Yes, the gospel accounts are reliable. Another important point is that they were circulated within the lifetimes of eyewitnesses to the events they record. Christians had many enemies, in particular the Jewish leadership. If they could have found an eyewitness who would dispute what was recorded in the gospels... they could have ended Christianity. All they needed would be just one lie... and Christianity was dead. But not such witnesses were found. The gospels are true and accurate.

Was The Darkness An Eclipse?

I live on the Oregon coast and the path of a total solar eclipse passed through Oregon this year. My wife kept telling me, the eclipse is starting! And I'd look outside and it didn't look any darker. Where we live the eclipse was 95% complete... and if my wife had not kept after me, I'd have never noticed there was an eclipse. You need to be directly in the path of totality for it to get dark.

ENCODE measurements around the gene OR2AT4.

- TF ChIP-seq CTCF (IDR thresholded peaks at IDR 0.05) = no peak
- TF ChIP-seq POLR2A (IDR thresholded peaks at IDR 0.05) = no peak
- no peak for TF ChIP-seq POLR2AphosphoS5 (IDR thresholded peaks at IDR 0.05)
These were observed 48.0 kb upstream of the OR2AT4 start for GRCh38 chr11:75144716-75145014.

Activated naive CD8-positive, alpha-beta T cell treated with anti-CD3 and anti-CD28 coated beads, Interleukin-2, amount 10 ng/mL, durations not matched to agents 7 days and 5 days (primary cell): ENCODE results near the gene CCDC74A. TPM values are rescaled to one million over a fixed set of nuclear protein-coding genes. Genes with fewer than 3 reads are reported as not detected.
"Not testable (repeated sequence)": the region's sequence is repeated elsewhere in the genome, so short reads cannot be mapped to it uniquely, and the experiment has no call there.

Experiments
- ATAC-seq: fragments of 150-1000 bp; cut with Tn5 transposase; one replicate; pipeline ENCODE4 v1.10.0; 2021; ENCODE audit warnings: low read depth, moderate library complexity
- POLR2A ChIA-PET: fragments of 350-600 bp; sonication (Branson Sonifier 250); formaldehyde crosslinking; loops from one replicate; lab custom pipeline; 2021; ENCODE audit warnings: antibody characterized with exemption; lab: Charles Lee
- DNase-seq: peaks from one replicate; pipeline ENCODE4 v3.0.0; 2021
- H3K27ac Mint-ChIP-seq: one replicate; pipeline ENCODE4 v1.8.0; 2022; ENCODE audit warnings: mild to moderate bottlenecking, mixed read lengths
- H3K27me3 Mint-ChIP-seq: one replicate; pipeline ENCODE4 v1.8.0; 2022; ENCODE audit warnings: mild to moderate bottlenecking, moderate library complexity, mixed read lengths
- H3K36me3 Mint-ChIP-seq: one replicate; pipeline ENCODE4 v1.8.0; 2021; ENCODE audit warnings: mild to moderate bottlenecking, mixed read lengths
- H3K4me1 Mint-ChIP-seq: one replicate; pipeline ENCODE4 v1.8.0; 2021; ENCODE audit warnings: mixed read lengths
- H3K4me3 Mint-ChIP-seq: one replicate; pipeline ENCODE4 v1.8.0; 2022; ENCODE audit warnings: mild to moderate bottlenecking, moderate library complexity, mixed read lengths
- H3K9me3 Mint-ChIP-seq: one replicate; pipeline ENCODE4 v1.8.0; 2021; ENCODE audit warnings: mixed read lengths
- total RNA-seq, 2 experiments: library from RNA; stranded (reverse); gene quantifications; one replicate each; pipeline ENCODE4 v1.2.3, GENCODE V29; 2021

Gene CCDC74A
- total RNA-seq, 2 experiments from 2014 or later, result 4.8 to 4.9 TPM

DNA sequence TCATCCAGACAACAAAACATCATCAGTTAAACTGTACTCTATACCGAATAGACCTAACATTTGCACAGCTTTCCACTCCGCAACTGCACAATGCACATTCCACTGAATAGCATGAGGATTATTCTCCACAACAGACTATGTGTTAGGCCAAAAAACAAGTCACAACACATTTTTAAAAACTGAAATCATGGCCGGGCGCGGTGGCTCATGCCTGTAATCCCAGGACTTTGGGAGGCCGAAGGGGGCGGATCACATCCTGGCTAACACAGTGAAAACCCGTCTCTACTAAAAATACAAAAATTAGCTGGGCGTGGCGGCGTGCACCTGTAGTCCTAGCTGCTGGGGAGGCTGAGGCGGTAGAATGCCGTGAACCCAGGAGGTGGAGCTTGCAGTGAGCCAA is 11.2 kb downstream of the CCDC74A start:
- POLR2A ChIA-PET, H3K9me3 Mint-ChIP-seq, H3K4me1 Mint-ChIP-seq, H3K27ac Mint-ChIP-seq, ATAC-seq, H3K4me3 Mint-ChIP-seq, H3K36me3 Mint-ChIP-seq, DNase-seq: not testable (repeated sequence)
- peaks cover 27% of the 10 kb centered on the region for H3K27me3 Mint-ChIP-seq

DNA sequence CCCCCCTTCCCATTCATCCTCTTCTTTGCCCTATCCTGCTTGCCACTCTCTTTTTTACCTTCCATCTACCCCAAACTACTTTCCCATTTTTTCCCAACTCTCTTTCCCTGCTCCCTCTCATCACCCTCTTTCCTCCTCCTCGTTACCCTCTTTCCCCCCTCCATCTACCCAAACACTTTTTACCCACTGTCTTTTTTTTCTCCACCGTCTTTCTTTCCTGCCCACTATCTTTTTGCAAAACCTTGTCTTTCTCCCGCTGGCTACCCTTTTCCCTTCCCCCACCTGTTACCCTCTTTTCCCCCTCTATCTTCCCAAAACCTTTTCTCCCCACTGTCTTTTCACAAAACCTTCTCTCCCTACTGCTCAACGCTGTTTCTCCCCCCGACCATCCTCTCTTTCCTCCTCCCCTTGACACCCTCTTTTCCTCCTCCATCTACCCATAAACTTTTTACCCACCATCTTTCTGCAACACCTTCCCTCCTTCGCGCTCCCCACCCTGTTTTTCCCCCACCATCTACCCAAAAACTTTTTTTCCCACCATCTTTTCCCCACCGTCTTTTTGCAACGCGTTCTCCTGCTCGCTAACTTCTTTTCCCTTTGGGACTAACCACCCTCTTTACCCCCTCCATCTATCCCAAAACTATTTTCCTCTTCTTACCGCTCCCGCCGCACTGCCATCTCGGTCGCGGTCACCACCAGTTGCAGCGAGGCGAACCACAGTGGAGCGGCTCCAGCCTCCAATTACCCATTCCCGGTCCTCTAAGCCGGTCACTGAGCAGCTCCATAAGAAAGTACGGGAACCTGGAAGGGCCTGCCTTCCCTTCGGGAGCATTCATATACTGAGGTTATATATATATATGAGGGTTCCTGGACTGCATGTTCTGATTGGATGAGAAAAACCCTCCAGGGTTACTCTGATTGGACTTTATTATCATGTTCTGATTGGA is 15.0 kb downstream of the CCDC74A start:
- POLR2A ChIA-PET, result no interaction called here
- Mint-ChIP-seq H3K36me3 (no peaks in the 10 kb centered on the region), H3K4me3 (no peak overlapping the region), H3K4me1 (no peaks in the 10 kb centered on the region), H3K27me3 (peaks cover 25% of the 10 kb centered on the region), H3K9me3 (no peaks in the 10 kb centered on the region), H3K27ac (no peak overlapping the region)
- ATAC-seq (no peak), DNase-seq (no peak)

How long does an eclipse last? About ten minutes.

We know when and where every total eclipse of the sun happens. There was no eclipse when Jesus was crucified. An eclipse did not cause the three hours of darkness.

Was This Darkness Recorded As Occurring in Other Locations?

No. The darkness appears to have been localized to just Palestine.

Did others in Palestine notice the darkness? Yes. For example Thallus, a Samaritan historian who wrote around 52 AD, and Phlegon both recorded the darkness.

Thallus tried to explain away the darkness as an eclipse. Julius Africanus (AD 160-240) researched the topic of the darkness and wrote the following:

"Upon the whole world there came a most fearful darkness. Many rocks were split in two by an earthquake, and many places in Judea and other districts were thrown down. It seems very unreasonable to me that Thallus, in the third book of his histories, would try to explain away this darkness as an eclipse of the sun."

Phlegon, a Greek historian, wrote the following in about AD 137:

In the fourth year of the 202nd Olympiad [AD 33] there was "the greatest eclipse of the sun" and that it became night in the sixth hour of the day [ noon] so that stars even appeared in the heavens. There was a great earthquake in Bithynia, and many things were overturned in Nicaea.